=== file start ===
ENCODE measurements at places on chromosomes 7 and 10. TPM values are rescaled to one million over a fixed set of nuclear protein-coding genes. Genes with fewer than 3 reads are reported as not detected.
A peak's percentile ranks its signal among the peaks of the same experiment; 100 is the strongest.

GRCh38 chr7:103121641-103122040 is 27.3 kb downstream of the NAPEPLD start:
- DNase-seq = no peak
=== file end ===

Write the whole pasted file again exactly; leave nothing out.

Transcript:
ENCODE measurements at places on chromosomes 7 and 10. TPM values are rescaled to one million over a fixed set of nuclear protein-coding genes. Genes with fewer than 3 reads are reported as not detected.
A peak's percentile ranks its signal among the peaks of the same experiment; 100 is the strongest.

GRCh38 chr7:103121641-103122040 is 27.3 kb downstream of the NAPEPLD start:
- DNase-seq = no peak